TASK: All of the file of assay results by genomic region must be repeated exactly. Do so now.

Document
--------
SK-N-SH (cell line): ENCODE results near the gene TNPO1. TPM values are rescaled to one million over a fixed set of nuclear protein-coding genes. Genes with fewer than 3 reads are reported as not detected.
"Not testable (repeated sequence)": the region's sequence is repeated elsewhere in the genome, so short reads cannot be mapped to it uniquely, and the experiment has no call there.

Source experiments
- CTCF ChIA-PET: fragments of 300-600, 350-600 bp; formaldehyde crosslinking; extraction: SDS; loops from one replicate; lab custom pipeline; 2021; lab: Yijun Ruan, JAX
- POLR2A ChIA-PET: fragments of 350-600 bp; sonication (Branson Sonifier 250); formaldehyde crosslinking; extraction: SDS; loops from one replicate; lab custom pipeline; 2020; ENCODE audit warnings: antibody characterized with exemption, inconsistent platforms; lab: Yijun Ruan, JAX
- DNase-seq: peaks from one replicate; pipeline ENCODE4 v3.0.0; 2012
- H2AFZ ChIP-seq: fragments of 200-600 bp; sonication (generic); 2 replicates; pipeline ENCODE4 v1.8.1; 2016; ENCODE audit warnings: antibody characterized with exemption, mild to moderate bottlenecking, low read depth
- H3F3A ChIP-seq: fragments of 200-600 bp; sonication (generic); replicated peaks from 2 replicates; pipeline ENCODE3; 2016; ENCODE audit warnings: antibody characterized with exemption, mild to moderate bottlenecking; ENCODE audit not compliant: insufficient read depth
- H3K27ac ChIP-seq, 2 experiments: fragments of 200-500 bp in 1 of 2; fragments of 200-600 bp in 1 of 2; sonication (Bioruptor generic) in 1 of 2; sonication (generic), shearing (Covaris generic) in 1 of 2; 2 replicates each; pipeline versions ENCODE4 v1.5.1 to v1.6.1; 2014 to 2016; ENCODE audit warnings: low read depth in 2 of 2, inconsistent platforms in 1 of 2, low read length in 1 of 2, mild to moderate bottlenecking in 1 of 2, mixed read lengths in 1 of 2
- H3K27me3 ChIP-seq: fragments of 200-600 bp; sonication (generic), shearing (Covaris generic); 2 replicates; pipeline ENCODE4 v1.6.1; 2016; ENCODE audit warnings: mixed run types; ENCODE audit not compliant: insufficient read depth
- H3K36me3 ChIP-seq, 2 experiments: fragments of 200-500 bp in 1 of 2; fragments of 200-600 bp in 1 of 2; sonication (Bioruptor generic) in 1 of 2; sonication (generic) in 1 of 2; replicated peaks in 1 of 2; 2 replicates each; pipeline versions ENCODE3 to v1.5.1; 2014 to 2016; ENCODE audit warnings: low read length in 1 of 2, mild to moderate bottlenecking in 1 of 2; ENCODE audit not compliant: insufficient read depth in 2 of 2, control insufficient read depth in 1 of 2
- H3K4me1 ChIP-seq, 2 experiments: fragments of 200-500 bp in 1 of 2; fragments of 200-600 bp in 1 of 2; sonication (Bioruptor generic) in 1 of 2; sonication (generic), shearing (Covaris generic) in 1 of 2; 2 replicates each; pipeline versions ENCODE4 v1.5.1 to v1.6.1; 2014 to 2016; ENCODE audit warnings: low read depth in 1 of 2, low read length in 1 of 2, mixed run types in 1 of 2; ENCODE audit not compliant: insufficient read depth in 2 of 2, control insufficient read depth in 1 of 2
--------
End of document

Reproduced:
SK-N-SH (cell line): ENCODE results near the gene TNPO1. TPM values are rescaled to one million over a fixed set of nuclear protein-coding genes. Genes with fewer than 3 reads are reported as not detected.
"Not testable (repeated sequence)": the region's sequence is repeated elsewhere in the genome, so short reads cannot be mapped to it uniquely, and the experiment has no call there.

Source experiments
- CTCF ChIA-PET: fragments of 300-600, 350-600 bp; formaldehyde crosslinking; extraction: SDS; loops from one replicate; lab custom pipeline; 2021; lab: Yijun Ruan, JAX
- POLR2A ChIA-PET: fragments of 350-600 bp; sonication (Branson Sonifier 250); formaldehyde crosslinking; extraction: SDS; loops from one replicate; lab custom pipeline; 2020; ENCODE audit warnings: antibody characterized with exemption, inconsistent platforms; lab: Yijun Ruan, JAX
- DNase-seq: peaks from one replicate; pipeline ENCODE4 v3.0.0; 2012
- H2AFZ ChIP-seq: fragments of 200-600 bp; sonication (generic); 2 replicates; pipeline ENCODE4 v1.8.1; 2016; ENCODE audit warnings: antibody characterized with exemption, mild to moderate bottlenecking, low read depth
- H3F3A ChIP-seq: fragments of 200-600 bp; sonication (generic); replicated peaks from 2 replicates; pipeline ENCODE3; 2016; ENCODE audit warnings: antibody characterized with exemption, mild to moderate bottlenecking; ENCODE audit not compliant: insufficient read depth
- H3K27ac ChIP-seq, 2 experiments: fragments of 200-500 bp in 1 of 2; fragments of 200-600 bp in 1 of 2; sonication (Bioruptor generic) in 1 of 2; sonication (generic), shearing (Covaris generic) in 1 of 2; 2 replicates each; pipeline versions ENCODE4 v1.5.1 to v1.6.1; 2014 to 2016; ENCODE audit warnings: low read depth in 2 of 2, inconsistent platforms in 1 of 2, low read length in 1 of 2, mild to moderate bottlenecking in 1 of 2, mixed read lengths in 1 of 2
- H3K27me3 ChIP-seq: fragments of 200-600 bp; sonication (generic), shearing (Covaris generic); 2 replicates; pipeline ENCODE4 v1.6.1; 2016; ENCODE audit warnings: mixed run types; ENCODE audit not compliant: insufficient read depth
- H3K36me3 ChIP-seq, 2 experiments: fragments of 200-500 bp in 1 of 2; fragments of 200-600 bp in 1 of 2; sonication (Bioruptor generic) in 1 of 2; sonication (generic) in 1 of 2; replicated peaks in 1 of 2; 2 replicates each; pipeline versions ENCODE3 to v1.5.1; 2014 to 2016; ENCODE audit warnings: low read length in 1 of 2, mild to moderate bottlenecking in 1 of 2; ENCODE audit not compliant: insufficient read depth in 2 of 2, control insufficient read depth in 1 of 2
- H3K4me1 ChIP-seq, 2 experiments: fragments of 200-500 bp in 1 of 2; fragments of 200-600 bp in 1 of 2; sonication (Bioruptor generic) in 1 of 2; sonication (generic), shearing (Covaris generic) in 1 of 2; 2 replicates each; pipeline versions ENCODE4 v1.5.1 to v1.6.1; 2014 to 2016; ENCODE audit warnings: low read depth in 1 of 2, low read length in 1 of 2, mixed run types in 1 of 2; ENCODE audit not compliant: insufficient read depth in 2 of 2, control insufficient read depth in 1 of 2